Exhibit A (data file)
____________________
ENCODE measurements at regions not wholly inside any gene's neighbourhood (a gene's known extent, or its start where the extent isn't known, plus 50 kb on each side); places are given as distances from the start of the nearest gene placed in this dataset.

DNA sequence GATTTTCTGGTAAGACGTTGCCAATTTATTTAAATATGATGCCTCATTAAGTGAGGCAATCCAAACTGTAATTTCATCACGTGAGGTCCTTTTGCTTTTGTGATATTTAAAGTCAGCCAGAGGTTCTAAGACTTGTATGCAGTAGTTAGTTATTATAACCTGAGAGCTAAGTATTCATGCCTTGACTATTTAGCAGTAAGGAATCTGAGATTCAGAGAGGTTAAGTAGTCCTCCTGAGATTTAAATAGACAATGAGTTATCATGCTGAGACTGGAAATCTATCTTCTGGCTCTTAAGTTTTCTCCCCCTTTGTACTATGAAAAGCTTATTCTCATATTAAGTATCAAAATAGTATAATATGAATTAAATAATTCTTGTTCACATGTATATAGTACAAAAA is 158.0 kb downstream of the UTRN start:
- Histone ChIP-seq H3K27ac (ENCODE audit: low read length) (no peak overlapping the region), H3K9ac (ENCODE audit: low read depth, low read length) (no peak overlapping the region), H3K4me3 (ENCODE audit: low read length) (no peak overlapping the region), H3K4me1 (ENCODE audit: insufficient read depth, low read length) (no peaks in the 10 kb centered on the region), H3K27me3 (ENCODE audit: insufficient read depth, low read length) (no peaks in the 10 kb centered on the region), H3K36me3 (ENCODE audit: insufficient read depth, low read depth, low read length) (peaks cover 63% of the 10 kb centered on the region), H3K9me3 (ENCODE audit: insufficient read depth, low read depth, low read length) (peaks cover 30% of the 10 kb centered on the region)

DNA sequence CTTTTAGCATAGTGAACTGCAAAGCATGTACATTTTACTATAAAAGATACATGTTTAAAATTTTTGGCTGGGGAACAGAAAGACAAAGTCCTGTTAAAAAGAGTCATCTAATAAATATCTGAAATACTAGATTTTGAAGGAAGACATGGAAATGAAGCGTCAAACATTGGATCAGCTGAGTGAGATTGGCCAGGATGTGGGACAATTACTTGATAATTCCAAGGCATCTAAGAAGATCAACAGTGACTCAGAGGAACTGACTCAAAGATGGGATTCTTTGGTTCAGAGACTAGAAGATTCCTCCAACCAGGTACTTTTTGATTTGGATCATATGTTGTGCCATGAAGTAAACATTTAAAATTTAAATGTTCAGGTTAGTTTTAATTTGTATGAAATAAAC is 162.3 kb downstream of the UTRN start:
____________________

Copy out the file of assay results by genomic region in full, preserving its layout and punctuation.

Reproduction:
ENCODE measurements at regions not wholly inside any gene's neighbourhood (a gene's known extent, or its start where the extent isn't known, plus 50 kb on each side); places are given as distances from the start of the nearest gene placed in this dataset.

DNA sequence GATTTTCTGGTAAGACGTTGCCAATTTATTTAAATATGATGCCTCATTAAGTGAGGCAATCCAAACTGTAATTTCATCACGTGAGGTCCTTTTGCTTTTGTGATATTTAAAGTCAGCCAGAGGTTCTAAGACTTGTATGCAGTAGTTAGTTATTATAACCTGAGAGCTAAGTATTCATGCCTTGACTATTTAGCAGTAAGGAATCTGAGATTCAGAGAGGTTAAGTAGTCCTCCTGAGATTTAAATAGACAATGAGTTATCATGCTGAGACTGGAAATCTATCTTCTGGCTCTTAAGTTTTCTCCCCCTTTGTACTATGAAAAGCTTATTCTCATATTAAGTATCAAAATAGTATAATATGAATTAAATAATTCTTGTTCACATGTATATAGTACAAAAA is 158.0 kb downstream of the UTRN start:
- Histone ChIP-seq H3K27ac (ENCODE audit: low read length) (no peak overlapping the region), H3K9ac (ENCODE audit: low read depth, low read length) (no peak overlapping the region), H3K4me3 (ENCODE audit: low read length) (no peak overlapping the region), H3K4me1 (ENCODE audit: insufficient read depth, low read length) (no peaks in the 10 kb centered on the region), H3K27me3 (ENCODE audit: insufficient read depth, low read length) (no peaks in the 10 kb centered on the region), H3K36me3 (ENCODE audit: insufficient read depth, low read depth, low read length) (peaks cover 63% of the 10 kb centered on the region), H3K9me3 (ENCODE audit: insufficient read depth, low read depth, low read length) (peaks cover 30% of the 10 kb centered on the region)

DNA sequence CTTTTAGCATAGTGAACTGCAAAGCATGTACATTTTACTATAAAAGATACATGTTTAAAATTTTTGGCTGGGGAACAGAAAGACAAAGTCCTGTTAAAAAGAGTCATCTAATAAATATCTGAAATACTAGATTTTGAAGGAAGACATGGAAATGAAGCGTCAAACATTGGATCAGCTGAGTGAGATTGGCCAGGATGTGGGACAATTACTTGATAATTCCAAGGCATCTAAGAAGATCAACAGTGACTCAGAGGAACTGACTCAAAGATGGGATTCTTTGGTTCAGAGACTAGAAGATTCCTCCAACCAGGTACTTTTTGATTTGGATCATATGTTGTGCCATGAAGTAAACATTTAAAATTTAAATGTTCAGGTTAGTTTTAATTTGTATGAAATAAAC is 162.3 kb downstream of the UTRN start: